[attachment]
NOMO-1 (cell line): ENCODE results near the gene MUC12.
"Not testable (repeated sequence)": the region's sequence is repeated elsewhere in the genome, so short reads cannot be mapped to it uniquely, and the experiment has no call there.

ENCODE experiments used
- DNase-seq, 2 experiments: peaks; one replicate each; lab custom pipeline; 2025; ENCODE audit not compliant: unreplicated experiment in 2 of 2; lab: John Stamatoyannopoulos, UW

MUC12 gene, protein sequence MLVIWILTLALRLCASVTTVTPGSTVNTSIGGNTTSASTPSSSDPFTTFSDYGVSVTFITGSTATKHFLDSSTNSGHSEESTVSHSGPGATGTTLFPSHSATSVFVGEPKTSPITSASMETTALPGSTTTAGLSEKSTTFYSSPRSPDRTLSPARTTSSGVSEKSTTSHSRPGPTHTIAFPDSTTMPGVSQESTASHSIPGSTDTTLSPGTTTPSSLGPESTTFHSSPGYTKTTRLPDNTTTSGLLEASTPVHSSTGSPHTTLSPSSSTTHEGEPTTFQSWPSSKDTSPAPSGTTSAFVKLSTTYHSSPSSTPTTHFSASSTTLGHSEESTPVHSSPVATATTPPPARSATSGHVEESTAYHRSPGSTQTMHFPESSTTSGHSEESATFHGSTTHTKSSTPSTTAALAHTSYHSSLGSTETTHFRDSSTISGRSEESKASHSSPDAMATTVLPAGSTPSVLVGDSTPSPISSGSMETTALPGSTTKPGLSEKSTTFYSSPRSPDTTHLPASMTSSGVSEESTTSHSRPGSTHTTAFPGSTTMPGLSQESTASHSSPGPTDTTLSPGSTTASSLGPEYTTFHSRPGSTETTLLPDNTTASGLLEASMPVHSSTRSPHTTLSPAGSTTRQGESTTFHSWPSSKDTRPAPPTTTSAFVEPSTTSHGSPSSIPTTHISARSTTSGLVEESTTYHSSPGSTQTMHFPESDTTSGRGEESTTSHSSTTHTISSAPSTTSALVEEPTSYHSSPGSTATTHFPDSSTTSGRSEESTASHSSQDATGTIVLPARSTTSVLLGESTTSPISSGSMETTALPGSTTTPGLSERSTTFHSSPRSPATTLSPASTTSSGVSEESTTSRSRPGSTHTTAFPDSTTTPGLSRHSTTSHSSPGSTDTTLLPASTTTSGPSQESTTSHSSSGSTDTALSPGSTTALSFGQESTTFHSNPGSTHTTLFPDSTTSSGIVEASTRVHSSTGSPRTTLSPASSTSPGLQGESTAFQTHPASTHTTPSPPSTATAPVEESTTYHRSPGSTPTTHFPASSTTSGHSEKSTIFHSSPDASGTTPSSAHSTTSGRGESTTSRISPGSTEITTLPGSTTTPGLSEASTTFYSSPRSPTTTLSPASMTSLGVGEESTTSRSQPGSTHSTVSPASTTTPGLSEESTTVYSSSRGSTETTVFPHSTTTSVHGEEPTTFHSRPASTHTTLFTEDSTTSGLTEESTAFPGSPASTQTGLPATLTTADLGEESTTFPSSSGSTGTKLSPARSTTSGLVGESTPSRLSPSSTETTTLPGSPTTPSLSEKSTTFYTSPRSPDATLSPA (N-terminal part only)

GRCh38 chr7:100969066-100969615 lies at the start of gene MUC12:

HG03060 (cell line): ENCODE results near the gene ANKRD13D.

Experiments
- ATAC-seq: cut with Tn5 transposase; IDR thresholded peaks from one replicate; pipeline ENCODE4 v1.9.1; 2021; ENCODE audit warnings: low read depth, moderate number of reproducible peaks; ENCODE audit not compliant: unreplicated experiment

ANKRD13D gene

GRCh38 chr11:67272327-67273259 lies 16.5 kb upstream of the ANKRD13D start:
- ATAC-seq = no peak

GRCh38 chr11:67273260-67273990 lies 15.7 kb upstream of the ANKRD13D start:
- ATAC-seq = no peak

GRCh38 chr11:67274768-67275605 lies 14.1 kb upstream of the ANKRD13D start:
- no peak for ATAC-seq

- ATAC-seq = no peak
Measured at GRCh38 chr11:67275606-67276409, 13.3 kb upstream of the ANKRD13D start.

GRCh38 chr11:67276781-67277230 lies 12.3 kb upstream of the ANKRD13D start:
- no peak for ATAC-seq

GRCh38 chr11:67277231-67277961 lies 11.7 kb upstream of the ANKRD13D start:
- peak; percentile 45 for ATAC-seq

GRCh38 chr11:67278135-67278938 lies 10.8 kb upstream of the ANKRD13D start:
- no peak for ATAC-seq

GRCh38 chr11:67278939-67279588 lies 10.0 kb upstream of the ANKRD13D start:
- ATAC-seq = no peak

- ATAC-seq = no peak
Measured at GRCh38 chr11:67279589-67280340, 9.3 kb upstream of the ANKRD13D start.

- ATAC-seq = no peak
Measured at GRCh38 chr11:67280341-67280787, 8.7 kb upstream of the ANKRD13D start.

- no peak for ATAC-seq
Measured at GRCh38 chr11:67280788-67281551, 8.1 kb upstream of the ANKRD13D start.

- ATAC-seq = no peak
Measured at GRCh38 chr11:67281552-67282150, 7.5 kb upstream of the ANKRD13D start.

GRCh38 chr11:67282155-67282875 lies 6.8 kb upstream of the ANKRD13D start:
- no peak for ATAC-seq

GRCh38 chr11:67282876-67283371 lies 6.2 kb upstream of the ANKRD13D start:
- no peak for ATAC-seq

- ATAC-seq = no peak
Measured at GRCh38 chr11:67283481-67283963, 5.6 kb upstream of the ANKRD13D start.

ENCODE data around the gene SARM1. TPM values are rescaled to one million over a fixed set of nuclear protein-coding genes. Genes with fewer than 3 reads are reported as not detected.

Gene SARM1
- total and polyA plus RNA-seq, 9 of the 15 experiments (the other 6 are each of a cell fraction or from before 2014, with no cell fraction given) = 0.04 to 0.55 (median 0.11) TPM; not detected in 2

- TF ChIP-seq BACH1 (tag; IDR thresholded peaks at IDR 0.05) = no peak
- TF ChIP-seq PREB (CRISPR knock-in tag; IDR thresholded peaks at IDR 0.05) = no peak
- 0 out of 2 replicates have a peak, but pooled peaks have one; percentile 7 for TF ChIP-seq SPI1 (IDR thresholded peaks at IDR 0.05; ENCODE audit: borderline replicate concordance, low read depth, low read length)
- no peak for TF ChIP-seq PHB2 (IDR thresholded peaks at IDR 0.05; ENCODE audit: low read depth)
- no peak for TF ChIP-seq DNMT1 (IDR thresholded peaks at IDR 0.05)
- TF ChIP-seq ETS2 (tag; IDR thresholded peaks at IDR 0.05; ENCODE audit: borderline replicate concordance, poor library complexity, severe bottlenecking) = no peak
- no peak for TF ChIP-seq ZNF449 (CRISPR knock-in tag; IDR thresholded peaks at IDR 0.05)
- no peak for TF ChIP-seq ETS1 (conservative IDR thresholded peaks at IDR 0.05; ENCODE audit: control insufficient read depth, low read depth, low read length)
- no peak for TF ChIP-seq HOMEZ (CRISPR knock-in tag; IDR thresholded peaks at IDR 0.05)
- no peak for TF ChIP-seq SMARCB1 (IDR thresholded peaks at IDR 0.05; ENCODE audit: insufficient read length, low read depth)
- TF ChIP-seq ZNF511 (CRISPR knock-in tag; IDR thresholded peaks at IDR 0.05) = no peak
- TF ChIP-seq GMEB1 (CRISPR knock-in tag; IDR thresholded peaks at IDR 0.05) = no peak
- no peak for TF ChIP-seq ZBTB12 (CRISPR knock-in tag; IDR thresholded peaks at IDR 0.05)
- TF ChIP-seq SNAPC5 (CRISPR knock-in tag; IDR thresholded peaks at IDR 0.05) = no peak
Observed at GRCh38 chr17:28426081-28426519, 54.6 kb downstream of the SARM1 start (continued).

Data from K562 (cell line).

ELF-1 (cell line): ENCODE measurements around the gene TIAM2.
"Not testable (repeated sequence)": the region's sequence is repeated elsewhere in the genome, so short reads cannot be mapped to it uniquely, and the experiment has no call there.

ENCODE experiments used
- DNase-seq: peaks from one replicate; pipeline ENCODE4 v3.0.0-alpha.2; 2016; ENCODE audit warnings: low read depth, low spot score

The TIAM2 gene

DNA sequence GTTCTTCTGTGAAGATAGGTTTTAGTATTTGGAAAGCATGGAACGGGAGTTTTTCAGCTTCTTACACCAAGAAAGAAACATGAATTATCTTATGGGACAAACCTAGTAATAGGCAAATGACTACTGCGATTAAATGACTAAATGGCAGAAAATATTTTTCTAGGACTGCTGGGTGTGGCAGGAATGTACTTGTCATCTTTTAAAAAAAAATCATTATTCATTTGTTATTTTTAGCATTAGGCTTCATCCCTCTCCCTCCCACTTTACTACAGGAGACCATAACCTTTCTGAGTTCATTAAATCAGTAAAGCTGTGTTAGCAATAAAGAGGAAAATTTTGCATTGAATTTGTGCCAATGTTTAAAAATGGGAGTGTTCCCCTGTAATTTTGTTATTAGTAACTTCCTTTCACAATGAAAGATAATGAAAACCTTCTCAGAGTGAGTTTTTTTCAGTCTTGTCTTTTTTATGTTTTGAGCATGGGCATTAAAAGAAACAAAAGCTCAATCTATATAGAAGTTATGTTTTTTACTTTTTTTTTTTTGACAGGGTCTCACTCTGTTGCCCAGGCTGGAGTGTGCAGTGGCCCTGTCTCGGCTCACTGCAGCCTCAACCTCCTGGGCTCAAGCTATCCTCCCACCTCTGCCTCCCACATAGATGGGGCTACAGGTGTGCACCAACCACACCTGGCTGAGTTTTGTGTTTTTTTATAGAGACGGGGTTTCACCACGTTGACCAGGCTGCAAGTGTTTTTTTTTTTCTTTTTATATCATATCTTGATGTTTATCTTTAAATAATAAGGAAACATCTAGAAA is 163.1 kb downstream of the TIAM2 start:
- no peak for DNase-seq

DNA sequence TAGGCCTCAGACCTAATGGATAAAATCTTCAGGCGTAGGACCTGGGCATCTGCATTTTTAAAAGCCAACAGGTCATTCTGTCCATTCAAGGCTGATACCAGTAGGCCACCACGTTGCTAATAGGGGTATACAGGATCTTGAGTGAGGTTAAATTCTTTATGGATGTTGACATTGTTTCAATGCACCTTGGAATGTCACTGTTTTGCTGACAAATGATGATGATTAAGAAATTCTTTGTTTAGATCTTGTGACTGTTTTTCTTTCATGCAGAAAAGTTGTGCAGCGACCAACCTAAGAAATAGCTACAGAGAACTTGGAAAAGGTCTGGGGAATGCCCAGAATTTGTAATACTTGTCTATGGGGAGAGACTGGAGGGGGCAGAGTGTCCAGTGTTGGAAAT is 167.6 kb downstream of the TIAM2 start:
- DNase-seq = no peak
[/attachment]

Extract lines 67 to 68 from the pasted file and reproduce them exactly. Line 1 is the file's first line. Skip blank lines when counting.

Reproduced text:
DNA sequence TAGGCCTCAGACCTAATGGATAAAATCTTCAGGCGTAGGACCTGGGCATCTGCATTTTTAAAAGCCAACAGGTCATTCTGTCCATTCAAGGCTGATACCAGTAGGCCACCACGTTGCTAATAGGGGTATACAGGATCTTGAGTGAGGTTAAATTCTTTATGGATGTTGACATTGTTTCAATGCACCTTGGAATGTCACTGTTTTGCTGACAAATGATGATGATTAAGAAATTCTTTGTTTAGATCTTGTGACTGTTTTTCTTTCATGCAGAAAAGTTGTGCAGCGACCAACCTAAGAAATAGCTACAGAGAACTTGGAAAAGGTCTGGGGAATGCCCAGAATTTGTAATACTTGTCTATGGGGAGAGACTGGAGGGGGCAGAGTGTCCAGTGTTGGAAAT is 167.6 kb downstream of the TIAM2 start:
- DNase-seq = no peak